A returning star to the firmament of the London restaurant scene, Bruno Loubet has been welcomed back with open arms – like saying hello again to a long lost friend.
The earthy, hearty, gutsy cooking style remains as does a surprise or two. Perhaps a few grey hairs are now in evidence but little else has changed after a near decade’s absence (in Australia).
Bruno Loubet (left) found time to speak to Simon Carter and Daniel Darwood of fine-dining-guide at his new home, The Zetter Hotel, in Clerkenwell, London. Interview took place in March 2010.
Tell us some background about yourself?
I am forty eight years old and I started at fourteen so that’s thirty four years in the industry! I started at Catering College in Bordeaux until the age of seventeen. I did my national service in the navy and ended up staying an extra six months, so eighteen months in total, and was an officer and head chef cooking for the admiral.
I left the navy and applied to about thirty different kitchens all over Europe that had two or three Michelin Stars. The only one that offered me a job was Pierre Koffman at La Tante Claire in London. I enjoyed the experience but it was very tough and I only stayed there a relatively short time. I was about twenty one years old when I started working in a small restaurant called Gastronome One in Fulham.
The fashion in London at the time was nouvelle cuisine but I was doing something different – more rustic south western French food. Having said that, the top end of the market was maybe classic French – Nico Ladenis, The Roux brothers, Raymond Blanc, Pierre Koffman then perhaps most others were doing nouvelle cuisine.
At Gastronome One I was cooking braised beef with prune or salad of confit duck gizzard which at the time was different or unique (but now is more common place) and Drew Smith at the Good Food Guide was kind enough or brave enough to rate the food 16/20 and make me the Young Chef of The Year.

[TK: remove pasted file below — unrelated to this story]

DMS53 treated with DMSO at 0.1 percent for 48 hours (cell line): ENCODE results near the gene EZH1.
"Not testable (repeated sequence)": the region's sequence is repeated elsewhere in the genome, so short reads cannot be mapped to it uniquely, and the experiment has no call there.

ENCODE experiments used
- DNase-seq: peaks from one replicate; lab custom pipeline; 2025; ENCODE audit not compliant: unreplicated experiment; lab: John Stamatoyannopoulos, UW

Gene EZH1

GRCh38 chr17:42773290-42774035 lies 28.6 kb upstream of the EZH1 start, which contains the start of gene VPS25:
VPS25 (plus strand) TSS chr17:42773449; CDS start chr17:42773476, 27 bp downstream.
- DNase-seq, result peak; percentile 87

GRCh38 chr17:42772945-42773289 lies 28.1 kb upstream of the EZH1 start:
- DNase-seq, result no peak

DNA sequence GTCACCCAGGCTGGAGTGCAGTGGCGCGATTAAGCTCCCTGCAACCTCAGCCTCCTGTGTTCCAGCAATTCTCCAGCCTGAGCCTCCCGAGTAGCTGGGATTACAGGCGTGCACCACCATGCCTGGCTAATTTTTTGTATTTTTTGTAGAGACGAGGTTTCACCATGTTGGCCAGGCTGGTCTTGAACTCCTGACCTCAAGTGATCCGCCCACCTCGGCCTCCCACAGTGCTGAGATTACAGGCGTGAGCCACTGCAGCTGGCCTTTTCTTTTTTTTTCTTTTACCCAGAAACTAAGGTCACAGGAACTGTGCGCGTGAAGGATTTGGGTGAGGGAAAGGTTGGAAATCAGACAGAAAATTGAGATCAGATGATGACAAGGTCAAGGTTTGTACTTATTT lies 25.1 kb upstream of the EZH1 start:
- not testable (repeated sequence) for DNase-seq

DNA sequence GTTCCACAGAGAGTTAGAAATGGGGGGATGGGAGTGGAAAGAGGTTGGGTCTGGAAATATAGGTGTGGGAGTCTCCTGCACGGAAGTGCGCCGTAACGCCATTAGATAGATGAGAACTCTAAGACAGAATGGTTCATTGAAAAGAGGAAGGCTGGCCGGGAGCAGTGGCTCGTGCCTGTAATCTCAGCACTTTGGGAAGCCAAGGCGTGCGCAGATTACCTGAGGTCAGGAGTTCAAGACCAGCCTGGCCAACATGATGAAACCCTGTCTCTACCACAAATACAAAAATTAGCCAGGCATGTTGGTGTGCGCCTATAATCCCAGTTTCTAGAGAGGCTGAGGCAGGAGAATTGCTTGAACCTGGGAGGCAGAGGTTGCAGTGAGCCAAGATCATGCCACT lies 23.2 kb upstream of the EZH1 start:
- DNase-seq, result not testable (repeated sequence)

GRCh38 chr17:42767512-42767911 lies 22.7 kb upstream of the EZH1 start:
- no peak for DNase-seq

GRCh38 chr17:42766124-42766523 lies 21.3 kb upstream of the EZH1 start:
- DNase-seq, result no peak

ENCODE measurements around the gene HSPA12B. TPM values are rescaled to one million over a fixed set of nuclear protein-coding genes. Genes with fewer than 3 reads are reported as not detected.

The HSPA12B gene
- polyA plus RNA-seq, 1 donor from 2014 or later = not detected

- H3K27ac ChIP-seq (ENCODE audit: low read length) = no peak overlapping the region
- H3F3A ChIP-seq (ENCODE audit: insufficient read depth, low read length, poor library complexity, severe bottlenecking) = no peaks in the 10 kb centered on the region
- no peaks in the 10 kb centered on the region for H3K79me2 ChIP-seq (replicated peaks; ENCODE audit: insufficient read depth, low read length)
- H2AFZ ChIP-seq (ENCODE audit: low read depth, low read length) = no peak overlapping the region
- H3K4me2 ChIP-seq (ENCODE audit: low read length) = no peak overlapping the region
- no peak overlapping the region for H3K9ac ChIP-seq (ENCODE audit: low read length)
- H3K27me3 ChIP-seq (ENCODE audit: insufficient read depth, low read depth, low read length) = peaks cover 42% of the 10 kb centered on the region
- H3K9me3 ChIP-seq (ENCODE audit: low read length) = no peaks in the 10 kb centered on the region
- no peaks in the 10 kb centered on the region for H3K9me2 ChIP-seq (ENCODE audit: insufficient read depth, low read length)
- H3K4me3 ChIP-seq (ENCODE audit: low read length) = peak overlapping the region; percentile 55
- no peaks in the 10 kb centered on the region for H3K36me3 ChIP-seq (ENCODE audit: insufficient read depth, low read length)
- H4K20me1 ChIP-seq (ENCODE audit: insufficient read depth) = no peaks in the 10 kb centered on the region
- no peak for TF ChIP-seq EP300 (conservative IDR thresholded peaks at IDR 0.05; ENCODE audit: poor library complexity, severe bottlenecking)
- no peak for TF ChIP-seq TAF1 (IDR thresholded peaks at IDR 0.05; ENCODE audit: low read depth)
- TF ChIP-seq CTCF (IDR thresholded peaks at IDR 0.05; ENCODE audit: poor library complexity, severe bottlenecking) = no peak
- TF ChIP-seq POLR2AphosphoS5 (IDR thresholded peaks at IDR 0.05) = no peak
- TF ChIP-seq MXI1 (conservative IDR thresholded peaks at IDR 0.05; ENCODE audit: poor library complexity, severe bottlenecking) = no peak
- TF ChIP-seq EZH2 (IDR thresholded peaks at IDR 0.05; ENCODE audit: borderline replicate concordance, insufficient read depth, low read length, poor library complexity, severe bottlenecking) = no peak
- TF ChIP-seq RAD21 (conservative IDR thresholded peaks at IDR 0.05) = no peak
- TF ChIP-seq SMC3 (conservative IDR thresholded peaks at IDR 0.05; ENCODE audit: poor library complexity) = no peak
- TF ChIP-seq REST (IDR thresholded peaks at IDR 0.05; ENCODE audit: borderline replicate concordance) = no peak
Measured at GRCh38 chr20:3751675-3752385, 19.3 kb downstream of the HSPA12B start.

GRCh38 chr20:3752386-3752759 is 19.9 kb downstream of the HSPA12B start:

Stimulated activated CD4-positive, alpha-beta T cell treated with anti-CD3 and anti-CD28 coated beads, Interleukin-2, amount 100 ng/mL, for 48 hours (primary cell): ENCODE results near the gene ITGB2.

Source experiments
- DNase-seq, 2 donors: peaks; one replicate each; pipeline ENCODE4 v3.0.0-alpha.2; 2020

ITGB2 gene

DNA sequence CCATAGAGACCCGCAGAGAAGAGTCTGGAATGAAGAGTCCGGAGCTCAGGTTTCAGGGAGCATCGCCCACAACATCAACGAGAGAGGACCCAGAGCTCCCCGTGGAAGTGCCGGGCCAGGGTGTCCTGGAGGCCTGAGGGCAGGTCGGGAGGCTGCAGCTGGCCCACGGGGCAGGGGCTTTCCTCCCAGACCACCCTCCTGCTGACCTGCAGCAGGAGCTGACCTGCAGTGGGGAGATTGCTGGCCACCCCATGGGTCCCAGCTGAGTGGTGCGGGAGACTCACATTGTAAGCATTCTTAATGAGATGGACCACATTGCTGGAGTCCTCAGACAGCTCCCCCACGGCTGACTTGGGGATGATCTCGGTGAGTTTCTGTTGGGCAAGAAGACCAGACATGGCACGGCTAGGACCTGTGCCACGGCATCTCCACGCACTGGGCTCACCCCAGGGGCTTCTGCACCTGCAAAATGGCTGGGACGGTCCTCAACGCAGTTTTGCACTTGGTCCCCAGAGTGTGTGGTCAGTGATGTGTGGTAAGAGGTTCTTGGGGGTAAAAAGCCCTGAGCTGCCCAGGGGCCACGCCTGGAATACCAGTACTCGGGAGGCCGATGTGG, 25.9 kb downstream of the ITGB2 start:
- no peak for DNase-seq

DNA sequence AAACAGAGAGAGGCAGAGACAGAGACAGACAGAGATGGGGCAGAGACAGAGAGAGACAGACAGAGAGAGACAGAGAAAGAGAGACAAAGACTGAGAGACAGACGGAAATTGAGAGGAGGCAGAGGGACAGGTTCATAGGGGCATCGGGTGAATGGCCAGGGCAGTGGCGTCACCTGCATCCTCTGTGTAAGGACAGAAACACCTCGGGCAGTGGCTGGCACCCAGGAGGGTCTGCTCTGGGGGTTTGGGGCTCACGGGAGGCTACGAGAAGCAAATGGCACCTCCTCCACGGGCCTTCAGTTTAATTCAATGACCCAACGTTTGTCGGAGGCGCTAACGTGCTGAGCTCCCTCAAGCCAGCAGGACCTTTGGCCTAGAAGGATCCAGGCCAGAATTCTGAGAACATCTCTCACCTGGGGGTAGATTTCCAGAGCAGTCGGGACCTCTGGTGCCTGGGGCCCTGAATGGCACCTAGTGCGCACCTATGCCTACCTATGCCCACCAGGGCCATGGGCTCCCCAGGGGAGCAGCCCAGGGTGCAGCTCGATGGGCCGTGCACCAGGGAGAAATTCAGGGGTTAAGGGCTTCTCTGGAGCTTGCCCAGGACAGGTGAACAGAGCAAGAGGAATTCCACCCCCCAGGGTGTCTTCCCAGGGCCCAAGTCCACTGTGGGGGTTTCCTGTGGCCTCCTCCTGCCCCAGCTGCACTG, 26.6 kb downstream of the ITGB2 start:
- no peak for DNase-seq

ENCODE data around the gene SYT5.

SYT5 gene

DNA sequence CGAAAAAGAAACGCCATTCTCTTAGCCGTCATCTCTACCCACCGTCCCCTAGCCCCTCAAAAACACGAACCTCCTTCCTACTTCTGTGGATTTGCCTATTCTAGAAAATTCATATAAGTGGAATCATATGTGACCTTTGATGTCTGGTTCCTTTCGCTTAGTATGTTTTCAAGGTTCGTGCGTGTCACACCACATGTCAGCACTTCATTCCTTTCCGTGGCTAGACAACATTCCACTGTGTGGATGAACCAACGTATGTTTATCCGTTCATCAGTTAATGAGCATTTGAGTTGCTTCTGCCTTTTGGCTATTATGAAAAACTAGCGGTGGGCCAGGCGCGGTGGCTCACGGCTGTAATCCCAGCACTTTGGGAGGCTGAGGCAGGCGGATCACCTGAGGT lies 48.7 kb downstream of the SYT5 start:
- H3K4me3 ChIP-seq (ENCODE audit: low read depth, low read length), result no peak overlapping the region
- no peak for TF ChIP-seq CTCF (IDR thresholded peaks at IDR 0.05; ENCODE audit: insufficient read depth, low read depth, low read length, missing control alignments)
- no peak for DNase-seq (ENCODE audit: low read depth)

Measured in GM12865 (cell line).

One day, I happened to have a long four hour chat with Raymond Blanc. I had just had a baby girl and was 23 and needed a stable position with a good salary. So, I decided to take up Raymond’s offer to join the kitchens at Le Manoir aux Quat’ Saisons.
At that time John Burton-Race was cooking at Le Petit Blanc and aiming for Michelin stars. Raymond (Blanc) decided that more casual dining would be better at that restaurant, so John moved on to set up L’Ortolan, and after spending a year in the kitchens at Le Manoir, I took over at Le Petit Blanc.
I cooked there for the best part of three years and we were full lunch and dinner; some days we would have double the demand for the number of covers available.
Then Raymond invited me to go back to Le Manoir aux Quat’ Saisons but at the same time I was approached by the Four Seasons Hotel at Hyde Park. I had the opportunity to cook what I wanted to cook and have carte blanche in a top London Hotel.
Within a year we received the first Michelin Star and won a number of awards over the following four years. It was a really exciting time for me personally, it was like a chef in an independent restaurant giving a 100% to do new and exciting food. In comparison the London Hotel restaurant scene was quite static and you could argue formulaic.
The restaurant was fully booked lunch and dinner two weeks ahead and this went on for five years. There came a time when perhaps I was a bit of a ‘hungry boy’ – hungry for my second Michelin star. I felt that at Inn on the Park (The Four Seasons), we were very close but not quite getting or giving enough to move over that barrier to the second star – always on the cusp but not quite making that extra step.
I had the fire in my belly to do something different but maybe, in hindsight, could have stepped back at this time and talked more to the management at The Four Seasons. In the end, I opened Bistrot Bruno in Soho.
Bistrot Bruno gained critical acclaim and was always very busy, so my business partner and I (Pierre Condou) decided to open L’Odeon. The first year at L’Odeon was crazy – we were doing £70,000 a week and £3.5m in the first year.
At the same time, I was into yet another year of working eighty plus hours a week! I look back and realise that it was a fantastic opportunity for a young man to have a business like that, however, the levels of stress, pressure and work hours were just too much. At the end of that first year I broke – burnt out.
I was in a situation where I just had to walk away – I was signed up to a five year contract where my shares in the restaurant materialised at the end of those five years. But I simply could not to do it! Exhausted! So I walked away from everything, walked away with nothing!
I had spent a significant part of my life giving 150% in the kitchen, giving all the time, working so hard and then suddenly – financially – I had nothing. I spent a year doing bits and pieces of consultancy. It was during this period that I met Oliver Peyton and sometime later opened Isola restaurant.
I had done French Bistrot and fine dining and done well with them so I thought, why not try something different?
I worked for Oliver for two to two and a half years before realising that with my wife and three children, we had the opportunity to sell our flat in London and buy a house with a swimming pool and a small business in Brisbane, Australia.